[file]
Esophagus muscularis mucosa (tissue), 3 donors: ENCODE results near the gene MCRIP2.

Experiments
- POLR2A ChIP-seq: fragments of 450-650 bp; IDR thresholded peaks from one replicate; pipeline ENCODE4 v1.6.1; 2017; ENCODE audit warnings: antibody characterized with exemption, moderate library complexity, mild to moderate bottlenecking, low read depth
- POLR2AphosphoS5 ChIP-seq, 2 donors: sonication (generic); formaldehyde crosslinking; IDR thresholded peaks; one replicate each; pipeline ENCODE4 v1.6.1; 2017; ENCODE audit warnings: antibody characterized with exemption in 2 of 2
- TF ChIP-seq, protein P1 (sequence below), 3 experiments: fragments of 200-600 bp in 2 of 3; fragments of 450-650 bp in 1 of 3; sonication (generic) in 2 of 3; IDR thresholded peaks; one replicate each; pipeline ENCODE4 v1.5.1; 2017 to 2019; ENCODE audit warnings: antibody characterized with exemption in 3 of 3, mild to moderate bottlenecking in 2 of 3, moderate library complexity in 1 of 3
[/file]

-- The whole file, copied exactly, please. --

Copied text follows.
Esophagus muscularis mucosa (tissue), 3 donors: ENCODE results near the gene MCRIP2.

Experiments
- POLR2A ChIP-seq: fragments of 450-650 bp; IDR thresholded peaks from one replicate; pipeline ENCODE4 v1.6.1; 2017; ENCODE audit warnings: antibody characterized with exemption, moderate library complexity, mild to moderate bottlenecking, low read depth
- POLR2AphosphoS5 ChIP-seq, 2 donors: sonication (generic); formaldehyde crosslinking; IDR thresholded peaks; one replicate each; pipeline ENCODE4 v1.6.1; 2017; ENCODE audit warnings: antibody characterized with exemption in 2 of 2
- TF ChIP-seq, protein P1 (sequence below), 3 experiments: fragments of 200-600 bp in 2 of 3; fragments of 450-650 bp in 1 of 3; sonication (generic) in 2 of 3; IDR thresholded peaks; one replicate each; pipeline ENCODE4 v1.5.1; 2017 to 2019; ENCODE audit warnings: antibody characterized with exemption in 3 of 3, mild to moderate bottlenecking in 2 of 3, moderate library complexity in 1 of 3